So, Jonathan Jones (UK Guardian art critic): the public shouldn’t be trusted to choose their art? He argued on a panel at the Big Art Debate at the Royal Society of Arts in London, that:
public art is never going to be great art so long as it has to conform to the prejudices, enthusiasms and assumptions of the majority.
Meaning: who cares what the public thinks, they are too stupid to “get” the art anyway. Bah with them! Let’s salute disturbing/aggressive/ politically motivated/vulgar/profane art because it’s a free society.
Bear with me as I write this next paragraph. It pains me, but I guess I should give the other side a fair shake:
While I appreciate art that pushes the limits, not everyone wants to see sculpture that might be aggressive/politically motivated/etc. in the middle of rush hour on their way to work. In public spaces, art is often an afterthought, a piece on the periphery, “that big blobby thing” that people walk by day in, day out and have never really stopped to look at (and how much of my paycheck taxes did the govt. spend on THAT?). People who want to be challenged by art want to savor it when they feel like it, not on a day they are rushing in late for work. They like to look at it at lunch when they wander through the MOMA or on the weekend at a gallery opening. They like to look a it when they’ve set aside time to do it. Perhaps publicly chosen art, by design or genre, should work in its surroundings, and enhance the space pursuant to all the environmental/social/political factors around it. Or perhaps it should just be PRETTY. Not something that people have to think about or try to figure out — like what statement, exactly, is that piece of art trying to make? People want to look up at a , smile/grin/say “cool,” and move on.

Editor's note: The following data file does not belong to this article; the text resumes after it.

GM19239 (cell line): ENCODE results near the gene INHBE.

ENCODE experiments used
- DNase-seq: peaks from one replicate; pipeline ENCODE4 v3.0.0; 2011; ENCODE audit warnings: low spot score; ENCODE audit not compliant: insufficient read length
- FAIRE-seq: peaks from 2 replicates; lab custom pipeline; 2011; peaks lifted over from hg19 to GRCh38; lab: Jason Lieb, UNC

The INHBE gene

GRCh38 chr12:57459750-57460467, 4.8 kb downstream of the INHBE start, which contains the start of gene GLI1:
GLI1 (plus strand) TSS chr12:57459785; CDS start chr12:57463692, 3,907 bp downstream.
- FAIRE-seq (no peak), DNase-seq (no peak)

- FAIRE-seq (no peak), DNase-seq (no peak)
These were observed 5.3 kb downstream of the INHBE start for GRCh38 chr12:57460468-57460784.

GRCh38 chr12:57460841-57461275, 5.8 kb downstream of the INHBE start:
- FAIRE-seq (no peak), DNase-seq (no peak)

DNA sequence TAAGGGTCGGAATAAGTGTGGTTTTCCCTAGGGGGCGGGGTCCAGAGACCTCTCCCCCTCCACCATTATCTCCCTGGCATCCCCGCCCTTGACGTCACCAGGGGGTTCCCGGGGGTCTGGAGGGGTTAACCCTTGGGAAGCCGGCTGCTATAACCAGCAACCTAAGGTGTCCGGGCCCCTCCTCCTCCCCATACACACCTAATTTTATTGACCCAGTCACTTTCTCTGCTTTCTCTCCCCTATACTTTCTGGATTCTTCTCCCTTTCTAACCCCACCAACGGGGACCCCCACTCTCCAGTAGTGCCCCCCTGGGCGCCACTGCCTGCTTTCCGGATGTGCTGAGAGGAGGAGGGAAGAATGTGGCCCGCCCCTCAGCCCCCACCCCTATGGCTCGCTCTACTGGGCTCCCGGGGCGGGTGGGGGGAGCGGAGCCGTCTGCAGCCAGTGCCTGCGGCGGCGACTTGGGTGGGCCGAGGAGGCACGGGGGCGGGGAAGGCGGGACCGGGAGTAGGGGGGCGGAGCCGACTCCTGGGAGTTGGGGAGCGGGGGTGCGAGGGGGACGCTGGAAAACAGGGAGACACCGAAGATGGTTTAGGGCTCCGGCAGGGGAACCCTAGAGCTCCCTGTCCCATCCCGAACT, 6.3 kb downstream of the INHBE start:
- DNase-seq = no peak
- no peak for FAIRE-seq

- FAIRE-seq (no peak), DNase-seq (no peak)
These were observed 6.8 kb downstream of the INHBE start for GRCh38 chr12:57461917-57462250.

OK, I’m done with the “other side.” Stop all this nonsense. I wouldn’t appreciate this art at all. I suppose pretty art has its purpose, but if the public can’t handle a little mind stretch now and then, then we’re in a sad state of society. And that’s too bad.